Saint's name

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A saint’s name is the name of a saint given to individuals at their baptism within the Catholic Church. The custom of giving the name of a saint originated in France and Germany during the Middle Ages.[1] Although once required, it is no longer necessary to name the child after a saint as Canon 855 of the Code of Canon Law states "Parents, sponsors and parish priests are to take care that a name is not given which is foreign to Christian sentiment." It is believed that the saint whose name is chosen will serve as a special patron to protect, guide, and be the heavenly intercessor for, the individual who bears his or her name.

In some cases, parents may give both a saint's name and a secular name to a child, allowing them to use the saint's name for religious purposes and the secular name for all other purposes.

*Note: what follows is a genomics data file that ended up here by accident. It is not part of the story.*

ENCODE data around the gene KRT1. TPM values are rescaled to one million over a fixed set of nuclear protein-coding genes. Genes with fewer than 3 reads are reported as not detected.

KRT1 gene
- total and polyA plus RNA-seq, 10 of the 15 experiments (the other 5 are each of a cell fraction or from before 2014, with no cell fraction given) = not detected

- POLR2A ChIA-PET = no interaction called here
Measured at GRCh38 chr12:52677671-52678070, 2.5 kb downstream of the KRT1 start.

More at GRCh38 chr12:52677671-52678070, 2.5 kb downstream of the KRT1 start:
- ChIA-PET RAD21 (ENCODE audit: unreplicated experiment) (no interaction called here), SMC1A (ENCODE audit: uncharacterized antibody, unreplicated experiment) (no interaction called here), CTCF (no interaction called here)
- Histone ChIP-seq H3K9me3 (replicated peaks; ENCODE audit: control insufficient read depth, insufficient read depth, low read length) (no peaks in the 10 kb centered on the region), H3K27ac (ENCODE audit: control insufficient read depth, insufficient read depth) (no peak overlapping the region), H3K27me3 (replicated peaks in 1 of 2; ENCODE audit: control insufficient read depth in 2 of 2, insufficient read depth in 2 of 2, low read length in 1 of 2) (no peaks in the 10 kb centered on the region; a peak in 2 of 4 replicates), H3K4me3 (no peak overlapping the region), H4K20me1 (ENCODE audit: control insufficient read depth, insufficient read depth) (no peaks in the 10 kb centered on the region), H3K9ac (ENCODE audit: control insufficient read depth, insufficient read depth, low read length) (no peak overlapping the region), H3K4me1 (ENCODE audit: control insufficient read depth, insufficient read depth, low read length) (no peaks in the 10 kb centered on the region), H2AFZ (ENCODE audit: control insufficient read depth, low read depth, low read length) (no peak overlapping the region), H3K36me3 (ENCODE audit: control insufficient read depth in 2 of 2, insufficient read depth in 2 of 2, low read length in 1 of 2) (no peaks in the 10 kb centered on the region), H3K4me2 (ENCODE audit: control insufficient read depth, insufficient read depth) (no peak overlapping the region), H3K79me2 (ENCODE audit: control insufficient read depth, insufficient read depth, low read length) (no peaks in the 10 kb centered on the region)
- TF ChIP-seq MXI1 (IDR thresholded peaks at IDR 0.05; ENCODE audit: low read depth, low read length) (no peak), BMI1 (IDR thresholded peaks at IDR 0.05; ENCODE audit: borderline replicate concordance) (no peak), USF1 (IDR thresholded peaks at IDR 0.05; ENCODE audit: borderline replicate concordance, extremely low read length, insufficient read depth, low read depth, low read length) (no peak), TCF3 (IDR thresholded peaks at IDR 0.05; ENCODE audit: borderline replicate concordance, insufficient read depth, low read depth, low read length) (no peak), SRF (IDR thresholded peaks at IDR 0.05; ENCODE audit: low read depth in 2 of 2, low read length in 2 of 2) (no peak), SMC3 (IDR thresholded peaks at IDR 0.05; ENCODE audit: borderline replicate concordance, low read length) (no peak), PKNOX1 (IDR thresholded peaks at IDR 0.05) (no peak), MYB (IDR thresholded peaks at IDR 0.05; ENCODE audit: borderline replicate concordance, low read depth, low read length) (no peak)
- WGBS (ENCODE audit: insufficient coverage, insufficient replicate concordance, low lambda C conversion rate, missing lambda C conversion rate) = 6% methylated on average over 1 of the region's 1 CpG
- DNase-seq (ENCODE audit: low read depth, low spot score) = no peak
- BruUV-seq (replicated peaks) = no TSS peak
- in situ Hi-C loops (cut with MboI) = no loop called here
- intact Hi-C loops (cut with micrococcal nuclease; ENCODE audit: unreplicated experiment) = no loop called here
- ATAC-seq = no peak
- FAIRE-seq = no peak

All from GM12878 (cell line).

In some countries, the saint's day of the person's name is celebrated as a birthday is in other countries. A child may also be named after the saint whose feast is the child's birthday.

Origins[edit]

The term Christian name (first name) originates with the pagans of Europe who discarded their pagan names for Biblical ones when they converted to Christianity and participated in baptism.

References[edit]

  1. ^ Dues, Greg (2000). Catholic Customs & Traditions. Twenty-Third Publications. ISBN 0-89622-515-1.